Suppose that we have fitted a multilevel model over data from multiple groups called A, B, C and D and that we’re trying to estimate the population means for these 4 groups. For example, this could look something like the figure below.
Now, suppose we also have information from the literature on a fifth group E, for which the sample mean mₑ, standard deviation sₑ and distribution are known. The distribution is a normal distribution. Could this information be added to the model in a way that E shows up in the posterior too?
I think that it would technically be possible by generating a bunch of samples with
Normal(mₑ, sₑ), but I wonder if this actually makes sense.
I don’t know about doing it in Turing (easily or otherwise), but I the approach I would take is to make a sampler that alternates between (1) estimating the posterior mean and variance of group E analytically (e.g., using Gibbs sampling, for example), and then (2) updating other model parameters, conditional on the data and the parameter sampled in (1).
I believe there may have been (or are) discussion about doing such conditional Gibbs steps inside a Turing model, but I don’t know if those discussions were just notional, if there’s actually code out there you might test, or if there’s maybe some sort of hack that will let you do a Gibbs step inside a regular Turing model.
Not sure if I know exactly what you’re looking for. Since you mention multilevel, I’ll assume you’re interested in partial pooling, so that E informs A -D.
I guess you could condition your hyper prior for the means of A-D on a data point that represents the known mean of E.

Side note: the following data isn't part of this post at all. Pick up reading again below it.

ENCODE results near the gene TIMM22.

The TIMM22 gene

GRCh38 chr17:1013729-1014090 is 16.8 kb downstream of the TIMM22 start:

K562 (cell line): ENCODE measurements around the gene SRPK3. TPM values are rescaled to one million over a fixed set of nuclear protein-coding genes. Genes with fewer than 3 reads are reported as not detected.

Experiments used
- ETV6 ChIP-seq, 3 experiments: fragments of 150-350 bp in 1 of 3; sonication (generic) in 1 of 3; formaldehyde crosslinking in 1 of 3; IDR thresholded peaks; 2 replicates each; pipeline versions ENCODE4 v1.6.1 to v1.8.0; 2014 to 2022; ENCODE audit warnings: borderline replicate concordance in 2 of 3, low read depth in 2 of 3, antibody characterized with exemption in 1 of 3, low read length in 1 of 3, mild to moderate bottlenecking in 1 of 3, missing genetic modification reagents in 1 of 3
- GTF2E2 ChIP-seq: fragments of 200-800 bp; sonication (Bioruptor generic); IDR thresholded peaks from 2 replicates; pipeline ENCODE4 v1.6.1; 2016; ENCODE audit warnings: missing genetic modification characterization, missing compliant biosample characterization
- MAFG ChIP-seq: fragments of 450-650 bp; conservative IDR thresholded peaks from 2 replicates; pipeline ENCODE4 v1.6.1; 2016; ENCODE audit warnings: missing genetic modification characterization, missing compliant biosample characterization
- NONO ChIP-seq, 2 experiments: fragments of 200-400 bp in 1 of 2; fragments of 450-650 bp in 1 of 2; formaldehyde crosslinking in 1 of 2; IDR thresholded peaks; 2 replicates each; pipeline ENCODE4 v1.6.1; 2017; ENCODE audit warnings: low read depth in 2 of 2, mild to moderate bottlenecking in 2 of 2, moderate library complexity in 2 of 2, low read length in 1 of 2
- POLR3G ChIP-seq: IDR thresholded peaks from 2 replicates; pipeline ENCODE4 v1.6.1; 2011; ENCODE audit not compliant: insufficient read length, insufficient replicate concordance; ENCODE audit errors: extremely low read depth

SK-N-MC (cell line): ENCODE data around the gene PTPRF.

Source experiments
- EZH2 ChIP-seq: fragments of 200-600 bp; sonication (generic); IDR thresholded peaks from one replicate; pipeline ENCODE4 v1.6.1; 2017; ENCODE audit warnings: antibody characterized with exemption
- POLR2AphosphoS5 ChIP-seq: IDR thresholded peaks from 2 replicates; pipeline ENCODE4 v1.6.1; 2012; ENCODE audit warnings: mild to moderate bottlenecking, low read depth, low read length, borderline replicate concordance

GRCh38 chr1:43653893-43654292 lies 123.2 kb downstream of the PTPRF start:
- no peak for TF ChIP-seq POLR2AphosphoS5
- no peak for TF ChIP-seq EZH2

mu ~ Normal(0,1)
#rest of model
Known_E ~ Normal(mu,sigma)
@opera_malenky Thanks! That sounds like an interesting approach, I will look into it.
But that way I cannot pass the variance, because the variance is zero for one point. Am I correct?
Thank you both for your answers. Still, I didn’t ask it very clearly, but I am also wondering if it makes sense from a scientific perspective? Maybe, you also have thoughts on that.
After thinking about it some more, I think it is quite a bad idea to combine it in my suggested way. I guess that it’s much more natural to put the distributions (in my example E) in the prior. Then, sample a bit from the prior and show that in the paper and, next, sample from the posterior to show how things have changed based on the new information, but I’m very unsure about whether this is the correct thing to do.
I think so. It’s basically what people do in random-effects meta-analysis. What you are describing here is a lot like like the famous “eight schools” example of a multilevel model, with the biggest difference being that for 4 of your 5 groups, you have individual data, rather than just observed summary statistics.